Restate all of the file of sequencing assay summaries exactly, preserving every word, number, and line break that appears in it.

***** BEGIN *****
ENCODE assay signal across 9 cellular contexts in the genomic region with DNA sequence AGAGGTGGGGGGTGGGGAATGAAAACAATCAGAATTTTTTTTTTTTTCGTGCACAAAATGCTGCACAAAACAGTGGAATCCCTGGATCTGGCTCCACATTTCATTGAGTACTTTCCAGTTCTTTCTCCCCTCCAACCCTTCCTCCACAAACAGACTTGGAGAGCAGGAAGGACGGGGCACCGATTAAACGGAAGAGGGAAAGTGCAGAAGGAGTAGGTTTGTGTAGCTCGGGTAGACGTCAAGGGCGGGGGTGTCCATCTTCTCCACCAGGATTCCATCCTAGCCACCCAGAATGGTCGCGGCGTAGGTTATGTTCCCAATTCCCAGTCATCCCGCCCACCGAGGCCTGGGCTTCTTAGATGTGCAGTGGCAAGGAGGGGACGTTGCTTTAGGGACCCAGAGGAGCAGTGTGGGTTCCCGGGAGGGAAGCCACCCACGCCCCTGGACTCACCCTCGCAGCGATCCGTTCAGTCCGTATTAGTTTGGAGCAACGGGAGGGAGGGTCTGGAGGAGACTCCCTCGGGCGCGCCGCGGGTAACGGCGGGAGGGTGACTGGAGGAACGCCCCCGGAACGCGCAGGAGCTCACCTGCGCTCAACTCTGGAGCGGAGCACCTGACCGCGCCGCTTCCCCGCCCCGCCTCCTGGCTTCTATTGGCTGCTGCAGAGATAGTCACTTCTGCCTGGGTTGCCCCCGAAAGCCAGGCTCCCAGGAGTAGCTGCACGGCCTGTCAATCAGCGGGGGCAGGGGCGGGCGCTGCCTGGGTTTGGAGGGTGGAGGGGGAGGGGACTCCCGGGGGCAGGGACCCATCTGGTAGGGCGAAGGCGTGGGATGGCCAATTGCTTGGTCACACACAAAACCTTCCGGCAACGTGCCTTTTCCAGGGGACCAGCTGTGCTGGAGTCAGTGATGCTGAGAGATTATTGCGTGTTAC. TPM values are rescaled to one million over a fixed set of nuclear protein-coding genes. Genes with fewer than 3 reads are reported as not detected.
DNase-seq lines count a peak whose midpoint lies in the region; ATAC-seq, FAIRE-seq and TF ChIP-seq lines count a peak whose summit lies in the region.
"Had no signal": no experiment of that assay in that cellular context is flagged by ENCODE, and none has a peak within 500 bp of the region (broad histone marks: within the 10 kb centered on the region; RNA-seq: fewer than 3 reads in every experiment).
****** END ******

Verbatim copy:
ENCODE assay signal across 9 cellular contexts in the genomic region with DNA sequence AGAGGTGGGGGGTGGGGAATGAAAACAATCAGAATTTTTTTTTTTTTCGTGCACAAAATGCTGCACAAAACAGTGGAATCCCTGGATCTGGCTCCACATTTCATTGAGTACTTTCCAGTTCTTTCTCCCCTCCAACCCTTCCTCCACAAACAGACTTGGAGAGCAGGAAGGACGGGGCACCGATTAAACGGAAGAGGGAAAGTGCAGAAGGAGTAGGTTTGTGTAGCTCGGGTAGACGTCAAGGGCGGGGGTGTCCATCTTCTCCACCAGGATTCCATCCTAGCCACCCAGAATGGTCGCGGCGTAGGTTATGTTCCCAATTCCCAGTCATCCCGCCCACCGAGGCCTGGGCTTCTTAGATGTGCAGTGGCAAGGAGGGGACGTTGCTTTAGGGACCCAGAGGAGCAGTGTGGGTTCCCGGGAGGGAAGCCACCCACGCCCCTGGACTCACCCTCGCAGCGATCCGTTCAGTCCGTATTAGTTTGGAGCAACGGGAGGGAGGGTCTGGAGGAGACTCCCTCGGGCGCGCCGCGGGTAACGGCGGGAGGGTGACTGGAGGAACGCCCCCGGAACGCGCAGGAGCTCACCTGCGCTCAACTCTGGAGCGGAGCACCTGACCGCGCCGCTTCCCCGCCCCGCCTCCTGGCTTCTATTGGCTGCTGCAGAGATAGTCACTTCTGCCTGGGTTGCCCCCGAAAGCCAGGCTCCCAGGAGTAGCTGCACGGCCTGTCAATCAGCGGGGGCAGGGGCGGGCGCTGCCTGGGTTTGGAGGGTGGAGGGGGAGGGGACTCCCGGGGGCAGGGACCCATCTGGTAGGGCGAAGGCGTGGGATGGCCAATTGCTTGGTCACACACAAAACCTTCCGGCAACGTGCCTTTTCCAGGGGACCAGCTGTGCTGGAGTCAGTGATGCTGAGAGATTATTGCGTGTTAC. TPM values are rescaled to one million over a fixed set of nuclear protein-coding genes. Genes with fewer than 3 reads are reported as not detected.
DNase-seq lines count a peak whose midpoint lies in the region; ATAC-seq, FAIRE-seq and TF ChIP-seq lines count a peak whose summit lies in the region.
"Had no signal": no experiment of that assay in that cellular context is flagged by ENCODE, and none has a peak within 500 bp of the region (broad histone marks: within the 10 kb centered on the region; RNA-seq: fewer than 3 reads in every experiment).